Kashmir Victimised by Indian Colonialism

 

Photo source: The News International

By Naveed Qazi | Editor, Globe Upfront

When BJP led Indian government abrogated article 370 in Jammu and Kashmir in August 2019, it had no legal technicality, but it was a statement of rancorous intent. It re-trampled Kashmir under the jackboot of Indian colonialism.

The Jammu and Kashmir Reorganisation Act 2019, through which it was done, had also dismembered the region of Ladakh. These plans were part of BJP’s newest election manifesto, intended to further set up its voter base in the future, and to do away with the uneasy stalemate. It was also the most radical change ever any Indian government had done, since the partition of India and Pakistan. Although, Hindu nationalist parties had been vying for this, as a permanent solution to Kashmir’s political problem since decades.

Days before, when Amit Shah announced the bill in the parliament, there had been several thousand Indian state troopers being landed in Kashmir, bolstering the already militarised presence. It had prompted common people to hoard essential commodities. The Amarnath yatra, a holy pilgrimage of Hindus, heavily politicised by the Hindu nationalist movement in India, was cancelled. Communications, such as Internet, landline telephones and mobile phones were gagged right away. Postal services were barred, too. The curfews, intending to curtail sentiment against the erstwhile state, made Kashmir into a kind of dungeon. Despite the continual siege, there were shimmering protests in various parts of Kashmir, where many people got wounded. Since then, a new age of anger had been defined for the Kashmiris, as it was now in direct hands of India through its revanchist federalism.

Right then, in that fateful summer, Kashmiris started living in ignominy, and couldn’t get out of their houses. Roads were blocked, the ill were unable to buy medicines, reach hospitals, children were unable to attend school, and the people living outside of Kashmir had no idea what their families had been going through. This continued month, after month, choking common Kashmiri lives, and even resulted in the world’s longest Internet shutdown ever. This fascistic advance questioned the unambiguous nature of India’s democratic mindset. It also heightened their otherness phenomenon, inside the Kashmir region, instead of integration.

The first reactions against this harrowing development came from Muzaffarabad, the capital of Pakistan’s administered Kashmir, where dozens of protestors held black flags, and burned car tyres, chanting ‘Down With India’. Pakistan had then tersely said that it would exercise all possible options to counter the illegal steps taken by India. Prime Minister Imran Khan’s speech at UN general assembly was hailed in many quarters, but it led to stricter curfews on the roads in Kashmir valley at that time. The discontent about India’s tyrannical decision later on spread as an international cry, with global politicians, governments, and activists, stepping in with their support. However, the Indian state continued to act in a heartless manner. The most unusual thing done by the Indian government was that it had jailed its own consecrated political groups who had supported the idea of Indian constitution in a UN recognised disputed territory, hinting that it had lost trust in the territory from everyone. Centaur hotel, which sits near the banks of Dal Lake, had been turned into a fortress, and a correctional institution for unionist politicians. On its gates, several of the families wanted to enquire about their well beings, but they were not allowed inside. Young boys were thrown into clinks on impassionate grounds in Kashmir and beyond. Almost everyone, from all socio-politico spectrums in India, were content with snatching away of the rights of Kashmiris. The livid Indian state had also jailed the separatists, and put them into house arrests, as they had done, after every mass revolt erupted in Kashmir, in recent memory.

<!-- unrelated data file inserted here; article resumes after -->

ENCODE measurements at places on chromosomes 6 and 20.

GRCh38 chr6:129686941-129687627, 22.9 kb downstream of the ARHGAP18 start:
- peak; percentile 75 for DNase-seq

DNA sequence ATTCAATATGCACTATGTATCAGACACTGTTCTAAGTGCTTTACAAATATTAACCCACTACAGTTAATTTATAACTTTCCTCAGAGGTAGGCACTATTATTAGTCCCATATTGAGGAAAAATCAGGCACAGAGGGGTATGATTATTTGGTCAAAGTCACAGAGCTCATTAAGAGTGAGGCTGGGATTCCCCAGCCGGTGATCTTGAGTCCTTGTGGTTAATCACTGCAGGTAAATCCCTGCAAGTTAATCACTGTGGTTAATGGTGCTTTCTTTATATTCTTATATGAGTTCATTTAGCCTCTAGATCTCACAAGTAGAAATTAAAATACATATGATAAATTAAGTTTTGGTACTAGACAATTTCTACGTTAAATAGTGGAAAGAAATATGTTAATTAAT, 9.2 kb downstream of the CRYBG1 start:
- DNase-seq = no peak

A New York Times columnist had wailed that the government had now converted “the people of Kashmir to second-class citizens, if not subjects". The moment, infact, added to the bitter legacy of violent insurgency and human rights abuses, lauded by a sycophantic media. India molested what was already left of Kashmir’s independence, as the act clears the way for India to buy land in Kashmir, and also leads to an ethno-demographic change. All of this had happened without any consultation with the common Kashmiris, not even other Indian parliamentarians were consulted. When article 370 was abrogated, the state had been put under a governor’s rule, in a region, where neither the legislature, nor the governor is a true representative of the people.

In an Oped in Guardian, Kashmiri novelist Mirza Waheed revealed the tenacity of Hindutva project in Kashmir, and commented: ‘India has now done exactly what Nehru, ruled out, going back on its word, and scripted a final betrayal of the Kashmiri people. The journey from being a colony of the British empire to colonising the unyielding Muslim other next door reveals a catastrophic mutation at the heart of the Indian state.’




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